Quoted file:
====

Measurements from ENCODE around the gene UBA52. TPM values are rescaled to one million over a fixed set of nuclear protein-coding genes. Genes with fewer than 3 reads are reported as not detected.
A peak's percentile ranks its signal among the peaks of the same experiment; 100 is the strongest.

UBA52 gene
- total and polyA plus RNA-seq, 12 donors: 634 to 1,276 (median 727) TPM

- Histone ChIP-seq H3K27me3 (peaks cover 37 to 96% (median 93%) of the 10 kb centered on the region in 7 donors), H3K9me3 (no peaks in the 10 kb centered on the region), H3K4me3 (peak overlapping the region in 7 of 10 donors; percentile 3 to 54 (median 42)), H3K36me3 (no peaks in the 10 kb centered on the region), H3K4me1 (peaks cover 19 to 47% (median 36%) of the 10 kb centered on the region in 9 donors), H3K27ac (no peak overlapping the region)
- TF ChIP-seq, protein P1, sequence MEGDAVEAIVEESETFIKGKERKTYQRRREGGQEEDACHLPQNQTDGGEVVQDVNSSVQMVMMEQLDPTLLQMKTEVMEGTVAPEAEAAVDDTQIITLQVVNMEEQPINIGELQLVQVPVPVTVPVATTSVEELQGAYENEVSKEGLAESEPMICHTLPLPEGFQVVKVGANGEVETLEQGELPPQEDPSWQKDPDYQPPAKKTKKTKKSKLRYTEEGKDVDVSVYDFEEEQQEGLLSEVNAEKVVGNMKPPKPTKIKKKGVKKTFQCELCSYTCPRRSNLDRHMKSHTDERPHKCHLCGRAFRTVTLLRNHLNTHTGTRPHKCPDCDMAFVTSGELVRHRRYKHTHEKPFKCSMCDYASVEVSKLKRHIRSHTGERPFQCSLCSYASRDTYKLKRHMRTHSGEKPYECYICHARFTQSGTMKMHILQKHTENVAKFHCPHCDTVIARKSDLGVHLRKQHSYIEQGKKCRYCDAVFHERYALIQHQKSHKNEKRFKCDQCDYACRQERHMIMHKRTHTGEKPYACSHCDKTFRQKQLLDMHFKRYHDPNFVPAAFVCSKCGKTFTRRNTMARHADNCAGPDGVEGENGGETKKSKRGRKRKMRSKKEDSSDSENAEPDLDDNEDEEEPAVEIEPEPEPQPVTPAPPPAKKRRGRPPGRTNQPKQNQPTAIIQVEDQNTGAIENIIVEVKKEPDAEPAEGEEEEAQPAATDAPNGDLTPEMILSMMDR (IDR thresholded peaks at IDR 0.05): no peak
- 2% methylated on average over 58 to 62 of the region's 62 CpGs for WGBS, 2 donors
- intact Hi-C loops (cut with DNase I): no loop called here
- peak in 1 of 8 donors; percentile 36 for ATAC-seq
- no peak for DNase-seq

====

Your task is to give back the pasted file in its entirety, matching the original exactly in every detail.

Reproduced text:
Measurements from ENCODE around the gene UBA52. TPM values are rescaled to one million over a fixed set of nuclear protein-coding genes. Genes with fewer than 3 reads are reported as not detected.
A peak's percentile ranks its signal among the peaks of the same experiment; 100 is the strongest.

UBA52 gene
- total and polyA plus RNA-seq, 12 donors: 634 to 1,276 (median 727) TPM

- Histone ChIP-seq H3K27me3 (peaks cover 37 to 96% (median 93%) of the 10 kb centered on the region in 7 donors), H3K9me3 (no peaks in the 10 kb centered on the region), H3K4me3 (peak overlapping the region in 7 of 10 donors; percentile 3 to 54 (median 42)), H3K36me3 (no peaks in the 10 kb centered on the region), H3K4me1 (peaks cover 19 to 47% (median 36%) of the 10 kb centered on the region in 9 donors), H3K27ac (no peak overlapping the region)
- TF ChIP-seq, protein P1, sequence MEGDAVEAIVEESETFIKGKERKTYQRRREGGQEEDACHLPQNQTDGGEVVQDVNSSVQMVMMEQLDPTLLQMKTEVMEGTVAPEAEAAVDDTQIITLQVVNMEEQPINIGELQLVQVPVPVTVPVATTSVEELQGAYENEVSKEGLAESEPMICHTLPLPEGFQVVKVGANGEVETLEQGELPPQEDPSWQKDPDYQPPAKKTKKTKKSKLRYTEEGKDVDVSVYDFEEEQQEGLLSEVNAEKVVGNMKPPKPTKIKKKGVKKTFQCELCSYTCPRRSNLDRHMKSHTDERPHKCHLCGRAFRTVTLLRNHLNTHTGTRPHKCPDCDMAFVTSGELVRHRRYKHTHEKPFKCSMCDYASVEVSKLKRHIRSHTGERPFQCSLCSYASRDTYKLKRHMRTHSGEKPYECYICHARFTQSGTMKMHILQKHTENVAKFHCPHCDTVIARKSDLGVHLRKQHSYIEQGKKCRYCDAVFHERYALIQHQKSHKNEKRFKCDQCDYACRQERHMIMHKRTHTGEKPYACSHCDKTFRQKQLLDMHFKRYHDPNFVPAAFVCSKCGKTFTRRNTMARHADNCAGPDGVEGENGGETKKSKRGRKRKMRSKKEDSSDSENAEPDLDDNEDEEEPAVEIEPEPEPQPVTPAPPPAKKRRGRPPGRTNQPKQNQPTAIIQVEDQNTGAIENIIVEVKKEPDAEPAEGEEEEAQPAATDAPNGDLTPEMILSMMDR (IDR thresholded peaks at IDR 0.05): no peak
- 2% methylated on average over 58 to 62 of the region's 62 CpGs for WGBS, 2 donors
- intact Hi-C loops (cut with DNase I): no loop called here
- peak in 1 of 8 donors; percentile 36 for ATAC-seq
- no peak for DNase-seq